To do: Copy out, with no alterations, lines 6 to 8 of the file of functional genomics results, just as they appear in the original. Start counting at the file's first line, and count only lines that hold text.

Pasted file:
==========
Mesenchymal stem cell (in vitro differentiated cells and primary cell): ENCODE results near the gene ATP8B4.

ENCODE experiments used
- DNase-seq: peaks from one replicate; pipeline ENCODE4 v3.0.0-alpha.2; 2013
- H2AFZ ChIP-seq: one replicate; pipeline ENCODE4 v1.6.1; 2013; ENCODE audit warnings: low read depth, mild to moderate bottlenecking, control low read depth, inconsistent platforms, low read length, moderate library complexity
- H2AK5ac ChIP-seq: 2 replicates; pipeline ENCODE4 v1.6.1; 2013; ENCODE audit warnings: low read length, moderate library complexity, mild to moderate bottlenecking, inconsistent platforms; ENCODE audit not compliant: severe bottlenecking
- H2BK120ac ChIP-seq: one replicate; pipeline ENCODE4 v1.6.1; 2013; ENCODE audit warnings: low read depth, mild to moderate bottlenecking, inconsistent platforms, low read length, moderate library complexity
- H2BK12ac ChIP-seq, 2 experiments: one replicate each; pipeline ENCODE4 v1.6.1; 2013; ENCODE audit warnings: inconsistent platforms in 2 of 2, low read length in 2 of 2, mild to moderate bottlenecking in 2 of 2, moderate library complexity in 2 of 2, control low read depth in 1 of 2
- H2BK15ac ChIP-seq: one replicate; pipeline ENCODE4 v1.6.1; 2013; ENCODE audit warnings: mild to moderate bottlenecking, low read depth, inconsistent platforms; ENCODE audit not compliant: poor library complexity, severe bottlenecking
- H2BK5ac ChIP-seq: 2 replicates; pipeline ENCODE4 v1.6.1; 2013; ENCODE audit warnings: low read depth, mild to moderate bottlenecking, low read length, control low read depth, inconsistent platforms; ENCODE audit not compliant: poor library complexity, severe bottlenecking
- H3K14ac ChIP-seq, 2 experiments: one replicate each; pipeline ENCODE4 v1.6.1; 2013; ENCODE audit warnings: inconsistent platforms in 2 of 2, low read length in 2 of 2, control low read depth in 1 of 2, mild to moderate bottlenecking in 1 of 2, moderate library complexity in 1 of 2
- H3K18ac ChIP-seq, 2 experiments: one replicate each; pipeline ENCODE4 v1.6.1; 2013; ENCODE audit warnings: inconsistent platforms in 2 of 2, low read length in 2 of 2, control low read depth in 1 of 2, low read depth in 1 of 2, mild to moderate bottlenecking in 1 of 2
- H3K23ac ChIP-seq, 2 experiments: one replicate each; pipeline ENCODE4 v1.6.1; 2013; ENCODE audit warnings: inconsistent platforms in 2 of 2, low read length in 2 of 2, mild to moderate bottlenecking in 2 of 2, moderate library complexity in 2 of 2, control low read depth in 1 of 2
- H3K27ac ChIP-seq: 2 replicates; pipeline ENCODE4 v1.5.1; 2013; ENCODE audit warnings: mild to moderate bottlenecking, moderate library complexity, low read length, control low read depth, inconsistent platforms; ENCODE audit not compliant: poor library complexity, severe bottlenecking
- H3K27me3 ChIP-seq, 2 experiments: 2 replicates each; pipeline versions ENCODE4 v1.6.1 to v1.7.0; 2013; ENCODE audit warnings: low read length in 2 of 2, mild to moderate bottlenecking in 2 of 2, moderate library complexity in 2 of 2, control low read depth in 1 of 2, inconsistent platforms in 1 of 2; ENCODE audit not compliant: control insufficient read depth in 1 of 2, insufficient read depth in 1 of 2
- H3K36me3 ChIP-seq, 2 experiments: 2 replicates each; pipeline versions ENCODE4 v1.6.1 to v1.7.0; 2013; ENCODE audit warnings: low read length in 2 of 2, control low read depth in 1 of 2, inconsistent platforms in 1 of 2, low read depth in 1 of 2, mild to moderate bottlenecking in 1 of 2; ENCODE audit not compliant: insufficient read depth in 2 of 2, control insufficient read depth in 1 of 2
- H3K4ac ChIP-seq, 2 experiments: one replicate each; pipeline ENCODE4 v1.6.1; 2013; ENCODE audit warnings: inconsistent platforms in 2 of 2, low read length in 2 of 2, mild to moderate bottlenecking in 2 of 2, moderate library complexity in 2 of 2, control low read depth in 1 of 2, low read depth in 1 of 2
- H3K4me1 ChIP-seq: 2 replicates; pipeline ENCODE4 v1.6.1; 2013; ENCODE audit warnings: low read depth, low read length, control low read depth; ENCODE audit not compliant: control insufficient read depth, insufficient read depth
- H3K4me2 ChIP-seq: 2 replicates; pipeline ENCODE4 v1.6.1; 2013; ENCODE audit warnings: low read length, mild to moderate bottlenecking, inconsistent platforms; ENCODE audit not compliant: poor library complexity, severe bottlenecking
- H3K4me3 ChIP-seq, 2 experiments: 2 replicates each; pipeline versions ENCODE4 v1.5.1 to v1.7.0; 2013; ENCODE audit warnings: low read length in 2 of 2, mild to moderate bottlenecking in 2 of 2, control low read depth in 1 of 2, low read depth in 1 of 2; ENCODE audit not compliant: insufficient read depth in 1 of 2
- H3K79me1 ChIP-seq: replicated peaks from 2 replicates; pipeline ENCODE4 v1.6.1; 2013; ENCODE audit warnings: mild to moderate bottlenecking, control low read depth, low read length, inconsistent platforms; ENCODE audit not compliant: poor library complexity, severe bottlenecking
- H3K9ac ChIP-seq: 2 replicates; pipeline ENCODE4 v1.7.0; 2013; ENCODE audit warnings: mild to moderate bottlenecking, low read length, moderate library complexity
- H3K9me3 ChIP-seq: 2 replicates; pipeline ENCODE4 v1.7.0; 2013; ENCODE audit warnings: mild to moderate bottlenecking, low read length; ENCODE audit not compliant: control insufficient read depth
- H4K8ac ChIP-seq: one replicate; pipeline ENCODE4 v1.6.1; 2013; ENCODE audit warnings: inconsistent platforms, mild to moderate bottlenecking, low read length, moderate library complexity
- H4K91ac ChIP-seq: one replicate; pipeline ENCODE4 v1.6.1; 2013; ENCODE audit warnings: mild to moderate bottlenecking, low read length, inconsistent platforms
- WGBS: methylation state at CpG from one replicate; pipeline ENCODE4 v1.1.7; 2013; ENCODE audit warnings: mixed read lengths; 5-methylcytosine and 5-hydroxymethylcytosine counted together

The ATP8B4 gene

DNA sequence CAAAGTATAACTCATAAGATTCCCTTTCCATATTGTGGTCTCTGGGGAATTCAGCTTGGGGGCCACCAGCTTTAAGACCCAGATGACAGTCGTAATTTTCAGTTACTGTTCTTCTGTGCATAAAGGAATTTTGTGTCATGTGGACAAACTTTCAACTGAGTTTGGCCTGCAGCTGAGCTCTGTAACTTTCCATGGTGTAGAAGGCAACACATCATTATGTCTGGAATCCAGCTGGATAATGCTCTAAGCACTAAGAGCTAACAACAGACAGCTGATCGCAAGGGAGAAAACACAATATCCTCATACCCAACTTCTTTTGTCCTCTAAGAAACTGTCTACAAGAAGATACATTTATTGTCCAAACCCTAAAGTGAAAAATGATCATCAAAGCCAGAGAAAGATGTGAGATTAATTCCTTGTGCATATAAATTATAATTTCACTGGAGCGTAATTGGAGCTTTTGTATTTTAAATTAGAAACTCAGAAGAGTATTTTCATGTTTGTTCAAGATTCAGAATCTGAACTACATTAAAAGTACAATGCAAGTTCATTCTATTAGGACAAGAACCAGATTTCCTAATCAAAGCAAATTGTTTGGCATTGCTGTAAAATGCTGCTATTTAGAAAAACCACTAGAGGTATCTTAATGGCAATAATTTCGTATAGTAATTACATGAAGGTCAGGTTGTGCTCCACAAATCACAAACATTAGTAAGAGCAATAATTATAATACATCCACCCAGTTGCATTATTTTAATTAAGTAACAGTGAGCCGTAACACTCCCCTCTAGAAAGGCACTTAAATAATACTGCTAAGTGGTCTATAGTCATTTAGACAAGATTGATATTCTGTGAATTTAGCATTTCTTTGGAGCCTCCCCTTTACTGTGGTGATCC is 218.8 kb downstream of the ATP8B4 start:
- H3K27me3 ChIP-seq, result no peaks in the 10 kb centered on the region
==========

- H2BK120ac ChIP-seq: one replicate; pipeline ENCODE4 v1.6.1; 2013; ENCODE audit warnings: low read depth, mild to moderate bottlenecking, inconsistent platforms, low read length, moderate library complexity
- H2BK12ac ChIP-seq, 2 experiments: one replicate each; pipeline ENCODE4 v1.6.1; 2013; ENCODE audit warnings: inconsistent platforms in 2 of 2, low read length in 2 of 2, mild to moderate bottlenecking in 2 of 2, moderate library complexity in 2 of 2, control low read depth in 1 of 2
- H2BK15ac ChIP-seq: one replicate; pipeline ENCODE4 v1.6.1; 2013; ENCODE audit warnings: mild to moderate bottlenecking, low read depth, inconsistent platforms; ENCODE audit not compliant: poor library complexity, severe bottlenecking